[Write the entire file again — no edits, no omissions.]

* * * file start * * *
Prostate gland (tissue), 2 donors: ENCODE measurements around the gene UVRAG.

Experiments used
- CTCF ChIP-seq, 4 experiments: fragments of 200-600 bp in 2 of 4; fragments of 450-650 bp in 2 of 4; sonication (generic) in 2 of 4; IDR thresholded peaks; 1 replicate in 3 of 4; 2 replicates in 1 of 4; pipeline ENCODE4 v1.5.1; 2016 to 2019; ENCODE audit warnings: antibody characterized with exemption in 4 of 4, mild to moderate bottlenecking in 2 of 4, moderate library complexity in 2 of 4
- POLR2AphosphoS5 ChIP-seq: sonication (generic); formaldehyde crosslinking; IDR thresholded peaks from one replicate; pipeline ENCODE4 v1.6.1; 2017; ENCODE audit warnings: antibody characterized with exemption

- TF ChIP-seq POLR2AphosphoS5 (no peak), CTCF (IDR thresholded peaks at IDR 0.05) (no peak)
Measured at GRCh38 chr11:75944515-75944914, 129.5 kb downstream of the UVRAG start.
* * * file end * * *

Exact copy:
Prostate gland (tissue), 2 donors: ENCODE measurements around the gene UVRAG.

Experiments used
- CTCF ChIP-seq, 4 experiments: fragments of 200-600 bp in 2 of 4; fragments of 450-650 bp in 2 of 4; sonication (generic) in 2 of 4; IDR thresholded peaks; 1 replicate in 3 of 4; 2 replicates in 1 of 4; pipeline ENCODE4 v1.5.1; 2016 to 2019; ENCODE audit warnings: antibody characterized with exemption in 4 of 4, mild to moderate bottlenecking in 2 of 4, moderate library complexity in 2 of 4
- POLR2AphosphoS5 ChIP-seq: sonication (generic); formaldehyde crosslinking; IDR thresholded peaks from one replicate; pipeline ENCODE4 v1.6.1; 2017; ENCODE audit warnings: antibody characterized with exemption

- TF ChIP-seq POLR2AphosphoS5 (no peak), CTCF (IDR thresholded peaks at IDR 0.05) (no peak)
Measured at GRCh38 chr11:75944515-75944914, 129.5 kb downstream of the UVRAG start.